While there is broad agreement on the value of behavioral skills as predictors for economic and social success, can these skills really be developed in education and work readiness training programs for youth? What does it take to mimic the kind of mentorship for young people that occurs in well-functioning families, in these programs and in the workplace? How can we better support youth economic opportunities with the integration of evidence-based practices to enhance emotional intelligence? Through a comparative discussion that draws on leading research from the U.S., and examples from our sector, this plenary will examine the impact of emotional intelligence training, and what these findings mean for youth training programs in development settings.

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PRESENTATION: Connecting The Dots: Help Us Make Vocational Training in Uganda More Disability-Inclusive, Sep 2016

Sightsavers

Youth in Uganda make up 64% of the total unemployed; a problem that is likely to increase given that 3/4 of the population are under 30. Young people are often ill-equipped to enter the work force and youth with disabilities are doubly disadvantaged and young women even more so. Sightsavers will present its approach to the economic empowerment of young women and men with disabilities, applying its three pronged theory of change. As Sightsavers enters the second phase of this project, help it ensure sustainable results by contributing your experiences and considering how you can make projects disability-inclusive.

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Presentation

PRESENTATION: What Stays and What Goes? Taking Kepler Curriculum Global, Sep 2016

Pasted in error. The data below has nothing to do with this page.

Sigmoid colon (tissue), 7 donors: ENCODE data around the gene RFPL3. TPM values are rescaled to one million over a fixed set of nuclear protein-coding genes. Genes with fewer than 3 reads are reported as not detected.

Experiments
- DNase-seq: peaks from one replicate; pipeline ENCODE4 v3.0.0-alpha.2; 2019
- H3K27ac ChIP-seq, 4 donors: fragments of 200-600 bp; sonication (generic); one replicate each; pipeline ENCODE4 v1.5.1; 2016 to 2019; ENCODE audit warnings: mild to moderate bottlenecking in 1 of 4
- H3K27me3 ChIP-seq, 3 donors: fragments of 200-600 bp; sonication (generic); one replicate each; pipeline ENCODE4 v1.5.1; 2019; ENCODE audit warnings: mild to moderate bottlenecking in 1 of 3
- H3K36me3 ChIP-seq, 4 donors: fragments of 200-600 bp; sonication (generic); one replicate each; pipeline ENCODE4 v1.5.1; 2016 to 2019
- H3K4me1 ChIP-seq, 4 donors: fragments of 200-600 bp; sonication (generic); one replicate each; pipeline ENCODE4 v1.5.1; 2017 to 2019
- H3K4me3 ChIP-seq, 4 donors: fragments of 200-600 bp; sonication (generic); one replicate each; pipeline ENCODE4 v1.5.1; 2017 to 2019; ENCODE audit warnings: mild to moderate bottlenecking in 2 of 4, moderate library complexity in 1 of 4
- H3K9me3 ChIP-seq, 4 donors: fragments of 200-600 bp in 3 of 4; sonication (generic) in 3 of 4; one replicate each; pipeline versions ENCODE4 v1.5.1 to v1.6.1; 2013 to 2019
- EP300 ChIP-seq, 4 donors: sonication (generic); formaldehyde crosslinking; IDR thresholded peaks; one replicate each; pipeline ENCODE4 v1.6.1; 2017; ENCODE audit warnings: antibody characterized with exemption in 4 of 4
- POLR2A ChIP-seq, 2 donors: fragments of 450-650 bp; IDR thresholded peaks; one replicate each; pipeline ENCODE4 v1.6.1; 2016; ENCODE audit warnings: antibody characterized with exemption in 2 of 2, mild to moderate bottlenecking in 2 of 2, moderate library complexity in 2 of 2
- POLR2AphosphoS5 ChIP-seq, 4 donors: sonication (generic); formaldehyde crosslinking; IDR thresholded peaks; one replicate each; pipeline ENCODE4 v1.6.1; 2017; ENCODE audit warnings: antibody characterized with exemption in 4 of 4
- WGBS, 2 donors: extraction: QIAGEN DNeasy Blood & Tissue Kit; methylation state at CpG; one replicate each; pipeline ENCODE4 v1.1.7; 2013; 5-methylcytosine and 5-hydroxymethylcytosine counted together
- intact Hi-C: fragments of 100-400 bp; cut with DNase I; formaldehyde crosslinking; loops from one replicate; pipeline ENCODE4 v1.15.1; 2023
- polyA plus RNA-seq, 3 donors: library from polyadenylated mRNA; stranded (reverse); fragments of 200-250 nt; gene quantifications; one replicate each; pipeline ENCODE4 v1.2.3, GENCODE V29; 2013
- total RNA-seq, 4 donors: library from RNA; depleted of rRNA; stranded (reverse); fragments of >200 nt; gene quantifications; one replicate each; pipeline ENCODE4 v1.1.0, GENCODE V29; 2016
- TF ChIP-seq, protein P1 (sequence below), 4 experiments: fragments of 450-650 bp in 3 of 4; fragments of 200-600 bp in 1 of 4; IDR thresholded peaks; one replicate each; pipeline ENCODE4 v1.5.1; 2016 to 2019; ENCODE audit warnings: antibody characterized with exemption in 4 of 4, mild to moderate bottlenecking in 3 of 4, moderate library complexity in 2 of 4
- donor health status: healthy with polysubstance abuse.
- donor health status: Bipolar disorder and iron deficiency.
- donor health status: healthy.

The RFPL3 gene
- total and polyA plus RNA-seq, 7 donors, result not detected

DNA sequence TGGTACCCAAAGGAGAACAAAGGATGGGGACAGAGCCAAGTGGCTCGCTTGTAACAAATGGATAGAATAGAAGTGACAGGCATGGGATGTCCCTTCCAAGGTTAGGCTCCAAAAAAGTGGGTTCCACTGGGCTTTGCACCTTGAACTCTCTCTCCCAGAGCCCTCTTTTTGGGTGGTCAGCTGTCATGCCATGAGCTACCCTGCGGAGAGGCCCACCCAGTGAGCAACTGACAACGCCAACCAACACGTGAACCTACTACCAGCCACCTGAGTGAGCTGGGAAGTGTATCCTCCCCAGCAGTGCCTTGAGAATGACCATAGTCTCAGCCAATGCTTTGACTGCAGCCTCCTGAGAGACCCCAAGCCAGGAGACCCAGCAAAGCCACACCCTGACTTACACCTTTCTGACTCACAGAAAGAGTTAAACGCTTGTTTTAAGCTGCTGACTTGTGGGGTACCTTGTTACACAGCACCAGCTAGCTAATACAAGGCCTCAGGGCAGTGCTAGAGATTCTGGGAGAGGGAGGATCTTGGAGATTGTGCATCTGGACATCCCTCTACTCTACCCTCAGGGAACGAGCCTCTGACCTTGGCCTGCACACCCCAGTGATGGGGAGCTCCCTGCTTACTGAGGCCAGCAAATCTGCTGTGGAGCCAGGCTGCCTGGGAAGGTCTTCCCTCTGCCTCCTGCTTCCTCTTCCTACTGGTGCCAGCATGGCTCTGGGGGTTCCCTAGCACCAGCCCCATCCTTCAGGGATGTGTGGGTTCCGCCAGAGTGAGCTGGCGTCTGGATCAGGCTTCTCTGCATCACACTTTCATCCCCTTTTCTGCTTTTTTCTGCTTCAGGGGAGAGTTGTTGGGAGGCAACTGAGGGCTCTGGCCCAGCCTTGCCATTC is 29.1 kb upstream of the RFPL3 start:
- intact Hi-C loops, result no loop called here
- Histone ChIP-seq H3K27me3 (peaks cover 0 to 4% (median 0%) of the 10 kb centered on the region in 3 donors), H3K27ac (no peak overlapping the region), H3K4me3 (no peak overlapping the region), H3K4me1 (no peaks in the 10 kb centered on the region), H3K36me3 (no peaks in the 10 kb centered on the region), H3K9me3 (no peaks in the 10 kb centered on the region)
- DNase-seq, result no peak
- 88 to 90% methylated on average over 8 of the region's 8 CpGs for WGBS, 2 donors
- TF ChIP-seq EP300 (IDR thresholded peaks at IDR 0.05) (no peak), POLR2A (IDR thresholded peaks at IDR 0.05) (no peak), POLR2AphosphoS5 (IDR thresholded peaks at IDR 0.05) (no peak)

Kepler

Kepler, based in Rwanda, has built, revised and revamped a competency-based model of education for emerging markets. Three years and two campuses later, Kepler is creating a model of tertiary education that increases access by improving affordability while maintaining quality. While there are many successes to celebrate at Kepler, the organization strives to improve its outcomes for all students. In this session, Kepler aims to bring together a variety of stakeholders in order to discuss how to engage both men and women in improving educational and work outcomes for young women in the developing world. Through an interactive session focused on a Kepler-based problem in practice, participants will leave with a broader network of colleagues, working together towards solutions. 

Resource Type: 
Presentation

PRESENTATION: What Stays and What Goes? Taking Kepler Curriculum Global, Sep 2016

Kepler

Kepler, based in Rwanda, has built, revised and revamped a competency-based model of education for emerging markets. Three years and two campuses later, Kepler is creating a model of tertiary education that increases access by improving affordability while maintaining quality. While there are many successes to celebrate at Kepler, the organization strives to improve its outcomes for all students. In this session, Kepler aims to bring together a variety of stakeholders in order to discuss how to engage both men and women in improving educational and work outcomes for young women in the developing world. Through an interactive session focused on a Kepler-based problem in practice, participants will leave with a broader network of colleagues, working together towards solutions. 

Resource Type: 
Presentation

PRESENTATION: What If All Schools Prepared Young People to be Entrepreneurs, Sep 2016

Fudacíon Paraguaya, University of Minnesota, Teach a Man to Fish, The Mastercard Foundation

Obtaining formal employment is an unlikely reality for a large proportion of the world’s youth population, especially those living in parts of the Global South where national incomes are driven by the informal economy and small and medium enterprises. As such, there has been a global push to integrate entrepreneurship skills development into national education systems in order to ensure that future generations have the skills to start and lead successful enterprises. This session looks at how to integrate hands-on micro and small-scale school enterprise activities into entrepreneurship curricula. Achievements, as well as challenges and limitations of this approach, are discussed by a diverse team of entrepreneurship education experts, a program implementer in Tanzania, and a university youth research team. 

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Presentation